It feels like a modern comic book or comic book movie, more Avengers AoU than Avengers, that has a lot of setup to a payoff that may or may not be up to snuff.


  4. Margo #

    I enjoyed the film, but I would have liked to see a rebuilt Republic, with the balance of power reversed. The remains of the Empire could now be the Rebels.

    So is the battle for power for the control of a whole galaxy? It must be a pretty small galaxy, with the average galaxy thought to have a 100 billion stars or so.


    • Chimalpahin #

      I would’ve too but JJ and the current handlers must’ve thought that explaining or showing any of that would be too much like Prequels. In this way they’ve underexplained it, I feel for the worse.

      This movie is just the cliffnotes version of the original trilogy and highly quickly.


  5. Tom D #

    I have two contributions I hope to make to the discussion, one is about artistic representation, the other is about conflict and power in the Star Wars universe.

    1. Kurasawa Influence:
    Artistically, this is a return to Kurasawa. The lightsaber fight at the end is done outside in the forest, in the snow. There isn’t a bunch of flips and spins, it’s a much more emotional fight, and I think it is much more samurai than we have seen in a while. Also, at the end Rey must go to the far away place and literally climb thousands of stairs to find the wise master.
    I think that fact that the governance of the galaxy is split up is similarly evocative of the feudalism we see in Kurasawa films. These are not well developed states yet, but regions with their own autonomy that are trying to loosely pull themselves together.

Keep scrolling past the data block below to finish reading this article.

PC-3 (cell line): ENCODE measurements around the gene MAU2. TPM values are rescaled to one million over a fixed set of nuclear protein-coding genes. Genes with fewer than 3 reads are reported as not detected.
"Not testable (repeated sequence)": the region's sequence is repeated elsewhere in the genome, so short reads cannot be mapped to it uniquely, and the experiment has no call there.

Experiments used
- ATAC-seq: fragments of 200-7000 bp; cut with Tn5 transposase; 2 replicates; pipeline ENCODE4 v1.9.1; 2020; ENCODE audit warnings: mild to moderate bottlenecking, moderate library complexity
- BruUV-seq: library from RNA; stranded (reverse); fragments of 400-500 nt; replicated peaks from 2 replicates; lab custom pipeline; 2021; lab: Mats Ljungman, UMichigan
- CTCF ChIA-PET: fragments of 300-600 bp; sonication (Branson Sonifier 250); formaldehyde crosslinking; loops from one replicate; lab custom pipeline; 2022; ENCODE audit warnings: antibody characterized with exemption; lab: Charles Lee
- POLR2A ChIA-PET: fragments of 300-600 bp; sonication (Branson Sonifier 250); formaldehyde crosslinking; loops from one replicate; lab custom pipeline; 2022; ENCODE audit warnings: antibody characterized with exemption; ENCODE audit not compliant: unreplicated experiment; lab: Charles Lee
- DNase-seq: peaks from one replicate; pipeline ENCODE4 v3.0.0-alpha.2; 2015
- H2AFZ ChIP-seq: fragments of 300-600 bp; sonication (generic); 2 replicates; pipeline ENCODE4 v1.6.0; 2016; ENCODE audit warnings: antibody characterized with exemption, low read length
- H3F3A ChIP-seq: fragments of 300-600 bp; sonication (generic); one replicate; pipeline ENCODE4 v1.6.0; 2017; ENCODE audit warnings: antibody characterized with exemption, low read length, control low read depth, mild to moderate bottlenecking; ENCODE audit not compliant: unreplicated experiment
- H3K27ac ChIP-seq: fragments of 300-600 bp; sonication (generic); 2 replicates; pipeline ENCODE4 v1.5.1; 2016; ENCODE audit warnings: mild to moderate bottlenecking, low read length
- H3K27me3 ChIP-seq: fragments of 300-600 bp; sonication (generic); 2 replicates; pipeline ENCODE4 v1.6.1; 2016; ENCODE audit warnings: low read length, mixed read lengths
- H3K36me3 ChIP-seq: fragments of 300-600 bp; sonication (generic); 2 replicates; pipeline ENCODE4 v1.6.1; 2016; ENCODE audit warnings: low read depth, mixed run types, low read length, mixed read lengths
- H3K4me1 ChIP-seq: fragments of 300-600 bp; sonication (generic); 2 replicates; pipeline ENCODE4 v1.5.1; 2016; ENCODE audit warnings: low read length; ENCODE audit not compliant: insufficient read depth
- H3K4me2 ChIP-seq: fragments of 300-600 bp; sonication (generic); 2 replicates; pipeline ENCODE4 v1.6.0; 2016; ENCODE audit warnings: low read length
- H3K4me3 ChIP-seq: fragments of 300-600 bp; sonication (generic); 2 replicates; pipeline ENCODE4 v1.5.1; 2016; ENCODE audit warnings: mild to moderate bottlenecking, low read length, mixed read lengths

2. The lie told to the young Villains:
    In all three sets of movies (123, 456, and now 789), the antagonists have a fascinating power dynamic with each other. We see Count Duku, Darth Vader, and Kylo Ren as the ‘big bad guys’ that our heroes must face, but in all three cases, they are just lap dogs to the one pulling the strings; Darth Sideous, Emperor Palpatine, and Supreme Leader Snope. But even though our ‘big bad guys’ have so much power in comparison to our heroes, Duku, Vader, and Ren don’t have power within their organization. They still must comply with the orders of the Trade Federation, Grand Moff Tarkin and General Hux.

    Duku, Vader, and Ren are promised by their respective puppet masters that they are going to be groomed for more power to ‘complete’ their training, but that never happens. Sideous sells out Duku for Anakin, Palpatine sells out Vader for Luke. The puppet masters here are not grooming heirs, they don’t care about their pupils, because these puppet masters are war lords who have around them a cult of personality. ‘The big bad guys’ are seduced by the promise of power from their sacred leaders, only to find that they were never seen as students, but as pawns.